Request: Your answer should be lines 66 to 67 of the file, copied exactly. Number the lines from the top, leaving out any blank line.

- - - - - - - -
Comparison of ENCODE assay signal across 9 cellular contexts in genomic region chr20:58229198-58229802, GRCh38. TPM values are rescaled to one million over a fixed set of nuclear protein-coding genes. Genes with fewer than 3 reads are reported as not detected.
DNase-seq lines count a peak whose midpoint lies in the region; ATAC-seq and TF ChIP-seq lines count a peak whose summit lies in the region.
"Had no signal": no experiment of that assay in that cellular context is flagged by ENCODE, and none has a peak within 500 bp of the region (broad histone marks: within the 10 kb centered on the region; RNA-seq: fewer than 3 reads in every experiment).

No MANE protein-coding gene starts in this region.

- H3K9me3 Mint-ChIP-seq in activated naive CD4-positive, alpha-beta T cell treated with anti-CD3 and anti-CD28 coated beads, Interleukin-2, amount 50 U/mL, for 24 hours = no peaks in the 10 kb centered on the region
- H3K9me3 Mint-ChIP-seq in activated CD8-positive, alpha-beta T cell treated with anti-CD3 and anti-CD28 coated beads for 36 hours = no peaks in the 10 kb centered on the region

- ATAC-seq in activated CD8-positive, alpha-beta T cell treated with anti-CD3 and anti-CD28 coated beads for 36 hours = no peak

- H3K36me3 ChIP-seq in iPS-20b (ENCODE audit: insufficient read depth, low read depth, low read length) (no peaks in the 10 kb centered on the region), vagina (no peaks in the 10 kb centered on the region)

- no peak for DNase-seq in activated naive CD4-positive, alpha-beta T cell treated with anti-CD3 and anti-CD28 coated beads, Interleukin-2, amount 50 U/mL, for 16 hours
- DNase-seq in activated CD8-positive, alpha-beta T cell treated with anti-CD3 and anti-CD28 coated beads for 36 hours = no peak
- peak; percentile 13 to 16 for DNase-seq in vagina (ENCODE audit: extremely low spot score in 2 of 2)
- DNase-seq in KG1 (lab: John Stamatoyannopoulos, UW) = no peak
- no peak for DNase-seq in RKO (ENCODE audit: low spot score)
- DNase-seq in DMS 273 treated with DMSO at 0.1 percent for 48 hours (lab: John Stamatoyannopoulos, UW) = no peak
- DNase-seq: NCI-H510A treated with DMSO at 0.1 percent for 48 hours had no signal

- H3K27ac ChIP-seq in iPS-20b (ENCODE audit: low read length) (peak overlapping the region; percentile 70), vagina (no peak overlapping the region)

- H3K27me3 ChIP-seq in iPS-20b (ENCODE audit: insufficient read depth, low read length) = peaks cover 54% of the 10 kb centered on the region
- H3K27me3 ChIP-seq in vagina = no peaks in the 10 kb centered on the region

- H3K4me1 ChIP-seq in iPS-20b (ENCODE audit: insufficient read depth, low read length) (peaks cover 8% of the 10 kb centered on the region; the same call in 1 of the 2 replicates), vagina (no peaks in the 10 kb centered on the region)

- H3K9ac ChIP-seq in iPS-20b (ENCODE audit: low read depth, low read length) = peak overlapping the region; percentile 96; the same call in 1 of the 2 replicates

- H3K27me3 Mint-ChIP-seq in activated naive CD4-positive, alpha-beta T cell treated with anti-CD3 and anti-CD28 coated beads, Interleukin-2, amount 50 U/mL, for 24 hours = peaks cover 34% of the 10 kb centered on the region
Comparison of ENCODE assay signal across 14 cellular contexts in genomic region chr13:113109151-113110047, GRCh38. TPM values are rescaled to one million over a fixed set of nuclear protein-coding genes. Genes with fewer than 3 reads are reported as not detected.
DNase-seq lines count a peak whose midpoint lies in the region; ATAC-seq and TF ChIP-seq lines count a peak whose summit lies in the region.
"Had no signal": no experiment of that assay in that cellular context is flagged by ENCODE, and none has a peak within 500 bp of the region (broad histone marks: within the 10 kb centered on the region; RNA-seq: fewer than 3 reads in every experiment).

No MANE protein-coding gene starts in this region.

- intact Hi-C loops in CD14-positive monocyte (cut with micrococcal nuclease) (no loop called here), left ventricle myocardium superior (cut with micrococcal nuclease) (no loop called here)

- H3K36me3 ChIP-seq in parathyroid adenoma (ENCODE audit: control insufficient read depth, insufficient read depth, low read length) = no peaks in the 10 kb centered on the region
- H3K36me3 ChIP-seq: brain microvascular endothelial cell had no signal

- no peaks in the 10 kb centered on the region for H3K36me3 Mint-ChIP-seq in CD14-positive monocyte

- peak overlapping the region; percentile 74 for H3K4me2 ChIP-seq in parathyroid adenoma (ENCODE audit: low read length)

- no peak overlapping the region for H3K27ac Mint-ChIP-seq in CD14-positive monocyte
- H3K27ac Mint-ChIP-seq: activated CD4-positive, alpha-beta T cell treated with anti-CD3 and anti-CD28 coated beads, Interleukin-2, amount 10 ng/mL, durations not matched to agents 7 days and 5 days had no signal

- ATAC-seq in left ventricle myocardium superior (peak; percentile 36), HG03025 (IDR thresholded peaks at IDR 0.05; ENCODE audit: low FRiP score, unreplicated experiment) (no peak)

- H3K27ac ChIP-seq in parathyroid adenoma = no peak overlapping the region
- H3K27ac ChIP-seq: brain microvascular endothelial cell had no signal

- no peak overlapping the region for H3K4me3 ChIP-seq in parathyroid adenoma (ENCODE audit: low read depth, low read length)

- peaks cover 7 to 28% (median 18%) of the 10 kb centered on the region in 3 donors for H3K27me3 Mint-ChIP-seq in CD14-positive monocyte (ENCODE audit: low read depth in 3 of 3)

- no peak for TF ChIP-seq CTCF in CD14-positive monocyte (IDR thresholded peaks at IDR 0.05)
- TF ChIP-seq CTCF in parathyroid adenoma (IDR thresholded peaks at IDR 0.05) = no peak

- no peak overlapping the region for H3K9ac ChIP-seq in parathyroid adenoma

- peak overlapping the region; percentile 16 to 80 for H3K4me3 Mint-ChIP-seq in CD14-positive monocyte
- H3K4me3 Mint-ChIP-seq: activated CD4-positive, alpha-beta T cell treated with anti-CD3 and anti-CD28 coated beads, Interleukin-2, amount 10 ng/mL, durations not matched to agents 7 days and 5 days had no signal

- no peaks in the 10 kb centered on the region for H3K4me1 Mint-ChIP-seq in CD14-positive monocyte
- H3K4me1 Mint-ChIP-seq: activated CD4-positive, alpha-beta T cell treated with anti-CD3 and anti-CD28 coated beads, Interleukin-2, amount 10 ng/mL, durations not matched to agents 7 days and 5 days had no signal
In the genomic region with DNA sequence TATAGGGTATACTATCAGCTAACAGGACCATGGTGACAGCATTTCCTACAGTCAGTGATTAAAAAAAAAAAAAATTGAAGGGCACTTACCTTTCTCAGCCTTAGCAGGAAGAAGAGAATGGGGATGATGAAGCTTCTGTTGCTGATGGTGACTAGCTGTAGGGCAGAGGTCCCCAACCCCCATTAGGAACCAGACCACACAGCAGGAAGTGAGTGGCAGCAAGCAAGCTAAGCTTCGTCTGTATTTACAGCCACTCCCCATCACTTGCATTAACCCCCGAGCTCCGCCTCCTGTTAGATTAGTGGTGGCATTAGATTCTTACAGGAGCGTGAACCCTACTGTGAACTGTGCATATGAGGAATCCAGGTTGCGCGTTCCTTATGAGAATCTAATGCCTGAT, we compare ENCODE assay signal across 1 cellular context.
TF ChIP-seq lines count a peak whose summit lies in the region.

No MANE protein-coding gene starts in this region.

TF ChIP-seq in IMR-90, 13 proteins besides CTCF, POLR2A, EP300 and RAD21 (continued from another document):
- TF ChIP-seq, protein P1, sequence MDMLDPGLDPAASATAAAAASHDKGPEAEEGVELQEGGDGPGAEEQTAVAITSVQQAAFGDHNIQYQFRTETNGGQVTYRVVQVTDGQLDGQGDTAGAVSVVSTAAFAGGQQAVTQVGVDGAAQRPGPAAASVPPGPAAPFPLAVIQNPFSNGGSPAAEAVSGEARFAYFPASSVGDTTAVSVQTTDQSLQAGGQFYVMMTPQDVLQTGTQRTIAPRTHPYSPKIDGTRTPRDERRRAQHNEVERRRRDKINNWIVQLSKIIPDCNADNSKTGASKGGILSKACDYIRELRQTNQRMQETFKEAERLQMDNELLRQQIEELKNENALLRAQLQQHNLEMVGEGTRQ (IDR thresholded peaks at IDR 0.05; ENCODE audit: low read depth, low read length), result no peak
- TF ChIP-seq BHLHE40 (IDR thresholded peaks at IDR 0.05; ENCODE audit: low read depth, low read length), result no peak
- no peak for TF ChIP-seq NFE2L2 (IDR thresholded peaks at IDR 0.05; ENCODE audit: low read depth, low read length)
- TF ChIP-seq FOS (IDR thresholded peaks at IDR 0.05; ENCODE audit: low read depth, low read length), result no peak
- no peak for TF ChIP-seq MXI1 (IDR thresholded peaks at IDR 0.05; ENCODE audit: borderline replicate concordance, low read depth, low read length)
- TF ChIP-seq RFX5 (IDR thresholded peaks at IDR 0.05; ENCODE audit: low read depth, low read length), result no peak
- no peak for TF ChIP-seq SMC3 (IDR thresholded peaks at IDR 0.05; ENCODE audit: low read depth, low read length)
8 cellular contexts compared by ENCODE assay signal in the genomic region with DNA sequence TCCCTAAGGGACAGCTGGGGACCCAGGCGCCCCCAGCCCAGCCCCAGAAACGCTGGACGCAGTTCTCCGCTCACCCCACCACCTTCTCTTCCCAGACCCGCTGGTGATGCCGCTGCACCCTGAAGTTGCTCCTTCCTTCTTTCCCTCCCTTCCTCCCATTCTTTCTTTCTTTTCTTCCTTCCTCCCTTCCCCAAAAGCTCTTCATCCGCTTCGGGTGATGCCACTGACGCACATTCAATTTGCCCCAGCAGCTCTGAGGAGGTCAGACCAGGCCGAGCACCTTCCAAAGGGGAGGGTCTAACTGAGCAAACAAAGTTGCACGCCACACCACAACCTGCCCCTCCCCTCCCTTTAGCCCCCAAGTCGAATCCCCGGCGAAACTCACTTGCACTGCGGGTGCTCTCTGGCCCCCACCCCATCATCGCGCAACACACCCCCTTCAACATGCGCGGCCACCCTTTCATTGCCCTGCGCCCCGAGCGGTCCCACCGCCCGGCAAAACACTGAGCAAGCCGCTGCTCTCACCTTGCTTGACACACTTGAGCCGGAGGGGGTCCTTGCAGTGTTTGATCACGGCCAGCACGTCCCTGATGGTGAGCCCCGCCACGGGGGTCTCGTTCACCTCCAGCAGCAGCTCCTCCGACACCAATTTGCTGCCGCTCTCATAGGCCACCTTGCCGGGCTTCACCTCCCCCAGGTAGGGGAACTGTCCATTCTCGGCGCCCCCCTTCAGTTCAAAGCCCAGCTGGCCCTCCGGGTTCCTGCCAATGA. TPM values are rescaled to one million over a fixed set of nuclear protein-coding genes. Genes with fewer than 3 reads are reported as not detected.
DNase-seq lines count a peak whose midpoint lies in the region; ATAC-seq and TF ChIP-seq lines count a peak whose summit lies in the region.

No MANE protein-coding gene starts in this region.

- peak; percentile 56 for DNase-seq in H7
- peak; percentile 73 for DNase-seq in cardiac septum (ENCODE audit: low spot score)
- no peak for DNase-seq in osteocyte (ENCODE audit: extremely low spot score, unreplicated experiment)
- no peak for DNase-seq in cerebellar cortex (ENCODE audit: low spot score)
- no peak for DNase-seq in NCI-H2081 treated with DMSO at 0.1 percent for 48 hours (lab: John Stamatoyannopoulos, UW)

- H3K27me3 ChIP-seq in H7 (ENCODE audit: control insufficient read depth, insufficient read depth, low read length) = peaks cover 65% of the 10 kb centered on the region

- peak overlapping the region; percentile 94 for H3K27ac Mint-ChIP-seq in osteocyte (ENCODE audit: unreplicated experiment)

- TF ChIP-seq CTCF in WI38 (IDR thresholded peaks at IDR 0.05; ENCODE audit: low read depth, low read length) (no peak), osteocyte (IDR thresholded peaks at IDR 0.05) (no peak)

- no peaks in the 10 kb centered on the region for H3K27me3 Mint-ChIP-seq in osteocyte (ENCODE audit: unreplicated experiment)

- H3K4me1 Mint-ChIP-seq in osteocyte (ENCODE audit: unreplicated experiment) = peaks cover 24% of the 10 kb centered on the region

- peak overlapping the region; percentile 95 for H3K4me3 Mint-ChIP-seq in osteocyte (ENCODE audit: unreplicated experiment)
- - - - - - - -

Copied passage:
- TF ChIP-seq CTCF in WI38 (IDR thresholded peaks at IDR 0.05; ENCODE audit: low read depth, low read length) (no peak), osteocyte (IDR thresholded peaks at IDR 0.05) (no peak)

- no peaks in the 10 kb centered on the region for H3K27me3 Mint-ChIP-seq in osteocyte (ENCODE audit: unreplicated experiment)